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Backyard Gardener: Eggplant extravaganza for different kinds of gardens | News, Sports, Jobs


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Hello Mid-Ohio Valley Farmers and Gardeners! What a glorious beginning we are experiencing with the second week of May.

“The world’s favorite season is the spring. All things seem possible in May.”-Edwin Way Teale.


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I hope everyone enjoyed Mother’s Day. A big THANK YOU to all Moms for everything you do. The growing season is now in full swing as we start planting all those heat loving summer vegetables we all enjoy. This includes tomatoes, peppers, sweet corn, cucumbers, and other favorites.

Speaking of vegetables, we will have veggies, flowers, books, tools and gardening supplies at the Wood County Master Gardeners Spring Seminar this Saturday, May 14, at Bicentennial Park in downtown Parkersburg.

This week I want to talk about eggplant. Eggplant (Solanum melongena) is a member of the Solanaceae or nightshade family, which includes tomatoes, potatoes, and peppers. It grows wild in India and South Asia and has been cultivated for over 1,500 years.

Eggplant is very popular in India and Asia, but not so much here in the US Eggplant is actually a berry, so maybe more people will find that appetizing. I personally love the smoky flavor of baba ghanoush more than traditional hummus.

Most people would describe eggplant as the dark purple to black fruits we see at the grocery store. Actually, the first eggplant introduced to the United States produced white fruit, imported from Europe by Thomas Jefferson (I believe Tom Jefferson was a Master Gardener.)

Eggplant can be used in numerous recipes. Eggplant parmesan is a traditional Italian dish cooked with tomato sauce and parmesan cheese. Baba ghanoush is a traditional Lebanese dish with ground up roasted eggplant with garlic, tahini and lemon juice, similar to humus.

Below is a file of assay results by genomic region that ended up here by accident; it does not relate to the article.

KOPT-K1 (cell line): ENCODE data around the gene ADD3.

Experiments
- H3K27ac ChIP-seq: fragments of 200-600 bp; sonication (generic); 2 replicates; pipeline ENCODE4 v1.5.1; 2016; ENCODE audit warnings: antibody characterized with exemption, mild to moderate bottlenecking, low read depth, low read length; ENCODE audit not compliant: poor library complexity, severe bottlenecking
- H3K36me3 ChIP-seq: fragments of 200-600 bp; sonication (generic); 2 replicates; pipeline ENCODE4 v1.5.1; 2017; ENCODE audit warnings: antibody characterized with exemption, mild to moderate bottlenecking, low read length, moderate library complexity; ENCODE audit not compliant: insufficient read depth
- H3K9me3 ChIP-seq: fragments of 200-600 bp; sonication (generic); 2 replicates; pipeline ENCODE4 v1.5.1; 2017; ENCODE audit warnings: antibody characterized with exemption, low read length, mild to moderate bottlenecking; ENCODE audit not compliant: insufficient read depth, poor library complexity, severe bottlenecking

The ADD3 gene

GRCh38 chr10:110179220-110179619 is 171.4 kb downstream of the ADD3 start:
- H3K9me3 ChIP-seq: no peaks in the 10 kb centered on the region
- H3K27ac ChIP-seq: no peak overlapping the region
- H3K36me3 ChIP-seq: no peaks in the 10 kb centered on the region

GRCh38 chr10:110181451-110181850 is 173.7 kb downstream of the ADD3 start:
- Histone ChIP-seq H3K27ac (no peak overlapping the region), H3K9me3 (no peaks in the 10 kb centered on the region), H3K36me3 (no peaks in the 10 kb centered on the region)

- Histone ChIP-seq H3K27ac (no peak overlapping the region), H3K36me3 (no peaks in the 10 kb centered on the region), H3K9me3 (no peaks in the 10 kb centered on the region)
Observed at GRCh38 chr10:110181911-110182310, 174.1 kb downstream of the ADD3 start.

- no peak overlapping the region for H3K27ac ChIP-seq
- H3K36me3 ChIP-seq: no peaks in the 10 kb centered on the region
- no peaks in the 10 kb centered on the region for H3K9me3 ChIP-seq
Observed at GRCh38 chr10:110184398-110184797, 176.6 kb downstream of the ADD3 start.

A couple cooking tips. Eggplant oxidizes and turns brown when exposed to air fairly quickly, unless you add a little lemon juice. Salting eggplant does draw moisture out before the cooking process but does not really reduce any bitterness.

Eggplants are a tropical perennial grown as an annual that produces a bushy, vigorous plant with large leaves, woody stems and attractive flowers. Bees are attracted to the flowers and may improve both pollination and yield. Many eggplant varieties may reach heights of nearly 5 feet.

Eggplants have a deep taproot to assist in dry weather conditions. Plants are self-pollinated with the flowers staying open for two to three days. The surface of eggplant fruit is smooth and glossy but varieties differ in size and shape including round to bell-shaped, oval and elongated. Fruit colors may include yellow, green, white, purple, black, violet or a combination.

Eggplant should be transplanted when soils are 60 degrees or after all frost danger has passed since the plants are very sensitive to cool temperatures. Transplants should be planted 24 inches apart in rows at least three feet apart, similar to tomatoes.